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    Trans Woman Seeks Redress Over Waxing Refusal, Blasted for ‘Sexually Inappropriate’ Conduct - Report

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    Transgender female Jessica Yaniv launched a human rights complaint with the British Columbia Tribunal back in 2018, voicing outrage over dozens of beauty salons refusing to wax her male genitals, prompting a massive moral-ethical debate both off- and online.

    The day transgender woman Jessica Yaniv testified before the B.C. Human Rights Tribunal in Vancouver complaining about having been refused waxes due to being biologically male, a girl called Jessica Rumpel came forward to accuse Yaniv of sending sexually inappropriate texts, the Daily Mail reported.

    Rumpel, who turns 20 this August, said she received the messages when she was aged 14, some allegedly sent out of curiosity about the female reproductive system.   

    Rumpel confirmed to the edition Friday that she had filed a child exploitation report against Yaniv with CyberTip, Canada's official tip line for reporting the online sexual exploitation of children. Yaniv, who reportedlty identifies as lesbian, claimed she was not acquainted with the accuser, suggesting someone could have contacted the girl pretending to be her.

    Yaniv is meanwhile fully engulfed in court hearings over the discrimination cases, in which she was outright refused pubic hair waxing in dozens of salons across Canada the moment she mentioned being transgender.

    "None of these providers had any issue with anything until I mentioned I was transgender. Why was it not brought up saying, 'Hey we don't do services on male genitalia'?" Jessica Yaniv, who identifies as female while still retaining male genitals, spoke out, specifying she contacted the beauty salons, which promoted themselves as offering arm, leg and pubic hair waxing for both male and female customers, via Facebook.

    In response, several aestheticians claimed to lack the training required for waxing male genitals, or that they cannot do it for religious or personal reasons.

    Earlier this month, the Calgary-based Justice Centre for Constitutional Freedoms represented three British Columbian beauticians before the human rights tribunal, arguing it is “not a human right to be able to compel a woman to wax male genitalia”.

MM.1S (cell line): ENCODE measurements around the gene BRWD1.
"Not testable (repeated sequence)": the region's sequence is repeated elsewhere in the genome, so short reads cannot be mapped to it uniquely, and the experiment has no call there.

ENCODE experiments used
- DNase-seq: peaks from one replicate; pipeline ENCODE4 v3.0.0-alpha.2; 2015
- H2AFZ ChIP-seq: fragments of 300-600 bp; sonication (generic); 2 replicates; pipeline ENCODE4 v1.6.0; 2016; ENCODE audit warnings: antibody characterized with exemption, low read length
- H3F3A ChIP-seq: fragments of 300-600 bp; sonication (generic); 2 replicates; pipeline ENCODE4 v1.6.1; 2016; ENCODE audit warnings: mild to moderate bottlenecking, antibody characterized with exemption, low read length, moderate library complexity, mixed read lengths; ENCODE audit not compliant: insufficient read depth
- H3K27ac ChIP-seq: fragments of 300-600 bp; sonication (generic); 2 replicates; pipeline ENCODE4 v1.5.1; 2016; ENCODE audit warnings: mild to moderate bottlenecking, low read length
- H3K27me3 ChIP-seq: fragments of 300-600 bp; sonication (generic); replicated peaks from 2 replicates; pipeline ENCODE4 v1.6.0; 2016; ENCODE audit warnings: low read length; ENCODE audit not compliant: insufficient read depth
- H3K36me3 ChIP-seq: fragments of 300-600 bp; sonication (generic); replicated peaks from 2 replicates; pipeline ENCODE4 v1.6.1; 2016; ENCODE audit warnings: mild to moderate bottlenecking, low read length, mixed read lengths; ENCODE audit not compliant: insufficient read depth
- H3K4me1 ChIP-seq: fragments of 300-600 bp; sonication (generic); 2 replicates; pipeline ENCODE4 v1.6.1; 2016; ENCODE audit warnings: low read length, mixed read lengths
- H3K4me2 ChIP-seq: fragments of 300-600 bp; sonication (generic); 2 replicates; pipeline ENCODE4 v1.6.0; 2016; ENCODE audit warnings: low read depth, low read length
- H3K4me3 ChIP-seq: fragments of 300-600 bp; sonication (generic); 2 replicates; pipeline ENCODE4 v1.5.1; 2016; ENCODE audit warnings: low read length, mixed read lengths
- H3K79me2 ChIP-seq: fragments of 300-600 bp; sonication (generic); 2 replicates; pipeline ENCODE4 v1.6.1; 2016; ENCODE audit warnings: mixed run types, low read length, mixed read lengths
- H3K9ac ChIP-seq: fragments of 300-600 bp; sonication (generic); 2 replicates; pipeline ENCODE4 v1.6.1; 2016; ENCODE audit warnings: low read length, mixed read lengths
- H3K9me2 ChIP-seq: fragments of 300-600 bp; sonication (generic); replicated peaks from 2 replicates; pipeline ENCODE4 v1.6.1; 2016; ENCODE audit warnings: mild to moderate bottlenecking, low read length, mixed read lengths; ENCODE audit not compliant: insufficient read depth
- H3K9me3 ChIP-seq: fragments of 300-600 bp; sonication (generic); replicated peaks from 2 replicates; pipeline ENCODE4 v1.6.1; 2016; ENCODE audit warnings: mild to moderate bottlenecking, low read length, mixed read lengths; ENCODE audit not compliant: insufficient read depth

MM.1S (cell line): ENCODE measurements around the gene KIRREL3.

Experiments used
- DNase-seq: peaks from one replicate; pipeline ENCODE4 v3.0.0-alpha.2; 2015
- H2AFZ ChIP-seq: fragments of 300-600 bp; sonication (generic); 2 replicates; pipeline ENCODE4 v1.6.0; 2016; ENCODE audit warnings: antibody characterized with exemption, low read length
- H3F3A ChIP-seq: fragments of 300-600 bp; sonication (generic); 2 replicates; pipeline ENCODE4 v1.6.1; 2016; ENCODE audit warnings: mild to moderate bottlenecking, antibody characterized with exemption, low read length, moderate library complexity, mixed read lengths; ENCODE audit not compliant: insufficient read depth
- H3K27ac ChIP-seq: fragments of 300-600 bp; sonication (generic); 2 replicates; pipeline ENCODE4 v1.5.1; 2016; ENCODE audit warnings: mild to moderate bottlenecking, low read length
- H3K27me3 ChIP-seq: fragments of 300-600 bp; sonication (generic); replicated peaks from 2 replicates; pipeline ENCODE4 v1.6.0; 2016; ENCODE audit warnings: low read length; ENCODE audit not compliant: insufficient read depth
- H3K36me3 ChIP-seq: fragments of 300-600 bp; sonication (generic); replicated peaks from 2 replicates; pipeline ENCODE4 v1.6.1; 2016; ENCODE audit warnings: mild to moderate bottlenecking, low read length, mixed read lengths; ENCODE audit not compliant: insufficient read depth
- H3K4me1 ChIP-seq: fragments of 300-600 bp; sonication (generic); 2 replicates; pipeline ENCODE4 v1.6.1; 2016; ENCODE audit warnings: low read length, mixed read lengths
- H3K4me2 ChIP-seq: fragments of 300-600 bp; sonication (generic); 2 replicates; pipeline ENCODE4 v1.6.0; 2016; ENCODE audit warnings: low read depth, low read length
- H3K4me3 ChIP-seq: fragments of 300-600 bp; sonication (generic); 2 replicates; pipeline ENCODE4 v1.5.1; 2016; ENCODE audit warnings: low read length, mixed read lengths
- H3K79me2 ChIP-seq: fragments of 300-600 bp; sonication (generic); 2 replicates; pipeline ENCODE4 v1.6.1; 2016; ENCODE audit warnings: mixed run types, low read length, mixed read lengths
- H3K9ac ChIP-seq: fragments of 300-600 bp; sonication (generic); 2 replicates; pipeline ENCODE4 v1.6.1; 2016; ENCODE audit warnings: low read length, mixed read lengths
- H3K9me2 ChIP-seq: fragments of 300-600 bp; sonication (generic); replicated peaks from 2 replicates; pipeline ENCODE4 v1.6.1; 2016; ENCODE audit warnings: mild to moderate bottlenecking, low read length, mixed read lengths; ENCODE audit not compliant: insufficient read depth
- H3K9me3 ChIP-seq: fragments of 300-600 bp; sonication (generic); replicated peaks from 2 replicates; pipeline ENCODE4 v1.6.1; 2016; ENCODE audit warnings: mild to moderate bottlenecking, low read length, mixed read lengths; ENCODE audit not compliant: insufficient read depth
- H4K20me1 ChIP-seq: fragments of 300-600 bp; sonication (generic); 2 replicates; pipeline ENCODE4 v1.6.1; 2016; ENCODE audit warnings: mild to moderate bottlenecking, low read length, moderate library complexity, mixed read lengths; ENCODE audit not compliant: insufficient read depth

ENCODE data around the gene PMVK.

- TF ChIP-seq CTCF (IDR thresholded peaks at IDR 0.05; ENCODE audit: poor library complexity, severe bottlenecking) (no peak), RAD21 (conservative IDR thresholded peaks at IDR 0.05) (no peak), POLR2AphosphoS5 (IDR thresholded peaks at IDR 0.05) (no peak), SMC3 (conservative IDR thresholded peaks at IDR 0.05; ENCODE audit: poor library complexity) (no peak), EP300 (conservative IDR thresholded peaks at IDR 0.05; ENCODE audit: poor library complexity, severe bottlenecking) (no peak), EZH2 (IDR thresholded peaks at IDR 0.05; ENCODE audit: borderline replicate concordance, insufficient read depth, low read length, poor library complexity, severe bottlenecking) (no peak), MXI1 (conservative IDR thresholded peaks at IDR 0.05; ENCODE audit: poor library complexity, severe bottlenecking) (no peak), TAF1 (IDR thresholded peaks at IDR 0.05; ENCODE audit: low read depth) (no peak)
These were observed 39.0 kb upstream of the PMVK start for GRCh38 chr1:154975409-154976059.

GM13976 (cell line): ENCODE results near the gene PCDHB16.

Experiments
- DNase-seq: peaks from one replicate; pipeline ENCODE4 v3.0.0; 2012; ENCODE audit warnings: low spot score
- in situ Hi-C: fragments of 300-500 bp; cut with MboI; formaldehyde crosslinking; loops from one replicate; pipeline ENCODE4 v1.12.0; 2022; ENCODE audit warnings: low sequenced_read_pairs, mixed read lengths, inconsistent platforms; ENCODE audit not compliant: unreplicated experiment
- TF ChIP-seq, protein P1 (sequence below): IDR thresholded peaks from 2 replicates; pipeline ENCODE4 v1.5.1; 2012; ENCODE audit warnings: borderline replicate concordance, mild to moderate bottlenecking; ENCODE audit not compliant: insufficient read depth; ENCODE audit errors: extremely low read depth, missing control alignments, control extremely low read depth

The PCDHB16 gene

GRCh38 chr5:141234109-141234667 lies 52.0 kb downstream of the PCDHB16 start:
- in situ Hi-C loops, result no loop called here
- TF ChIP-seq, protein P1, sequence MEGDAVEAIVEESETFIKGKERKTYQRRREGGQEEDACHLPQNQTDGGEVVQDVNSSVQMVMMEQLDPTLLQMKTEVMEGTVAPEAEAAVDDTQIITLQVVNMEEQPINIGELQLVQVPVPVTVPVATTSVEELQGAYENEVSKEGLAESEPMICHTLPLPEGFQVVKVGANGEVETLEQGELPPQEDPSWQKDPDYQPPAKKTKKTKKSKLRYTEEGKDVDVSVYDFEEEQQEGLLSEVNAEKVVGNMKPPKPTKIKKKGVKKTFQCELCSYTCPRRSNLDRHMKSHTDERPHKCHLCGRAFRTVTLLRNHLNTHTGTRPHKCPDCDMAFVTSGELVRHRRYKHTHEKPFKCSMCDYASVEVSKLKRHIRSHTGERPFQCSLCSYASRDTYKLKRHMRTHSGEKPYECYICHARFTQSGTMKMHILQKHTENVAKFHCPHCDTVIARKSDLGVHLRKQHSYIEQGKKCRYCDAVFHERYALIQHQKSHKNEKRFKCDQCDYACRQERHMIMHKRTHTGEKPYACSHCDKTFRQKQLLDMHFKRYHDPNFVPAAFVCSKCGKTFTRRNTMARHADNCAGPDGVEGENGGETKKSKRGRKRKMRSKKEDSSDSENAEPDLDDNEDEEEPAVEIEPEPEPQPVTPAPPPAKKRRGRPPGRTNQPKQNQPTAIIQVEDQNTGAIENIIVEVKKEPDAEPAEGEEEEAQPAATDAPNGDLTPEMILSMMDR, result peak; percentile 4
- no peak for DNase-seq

For instance, the Centre’s website put it in black and white that one of its clients, Sandeep Banipal is not trained to wax male genitals and her business, Blue Heaven Beauty Lounge, does not advertise male genital waxing whatsoever. Separately, another one, Sukhi Hehar Gill is a practising Sikh and for religious reasons, cannot provide beauty services for biological men.

    The public hearing entered the spotlight Friday with about 30 individuals attending the proceedings and gathering outside the tribunal building, some of whom support Yaniv. Others demonstrated in support of the aestheticians, many of whom are women of colour.

    One tribunal member, who attended the hearings, which started back in 2018, went as far as suggesting she “holds stereotypical and negative views about immigrants to Canada”.

    Yaniv, who is seeking financial compensation of $25,000 from at least one corporate salon and $7,500 from an independent aesthetician over what she sees as blatant discrimination, has sparked a slew of salacious headlines and indignant  tweets this week, with many rushing into accusations that she is “perverted” and a “predator” and insisting that “he is a man”.

    Some rose up in her defence, though.

    Yaniv first issued her complaint with the Tribunal, which looks into cases of discrimination in line with the B.C. human rights code last year. But the case received renewed attention this week, when the Tribunal released Yaniv’s identity after originally keeping it secret due to modern-day gender identity controversies, according to the National Post.

    When asked if she believes it’s acceptable for an aesthetician to refuse her service because of a discomfort with male genitalia, Yaniv says it all depends on how the refusal is framed:

     “It is OK, but it all depends how. If they were to put this forward respectfully and not in a bigoted way then I wouldn’t have a problem with it”.

    Yaniv says her gender transition is well-thought and medically checked, with “the hardest of all being hormone replacement therapy”, which she started “a long time ago”.

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    man, Canada, discrimination, human rights, court, woman, transgender
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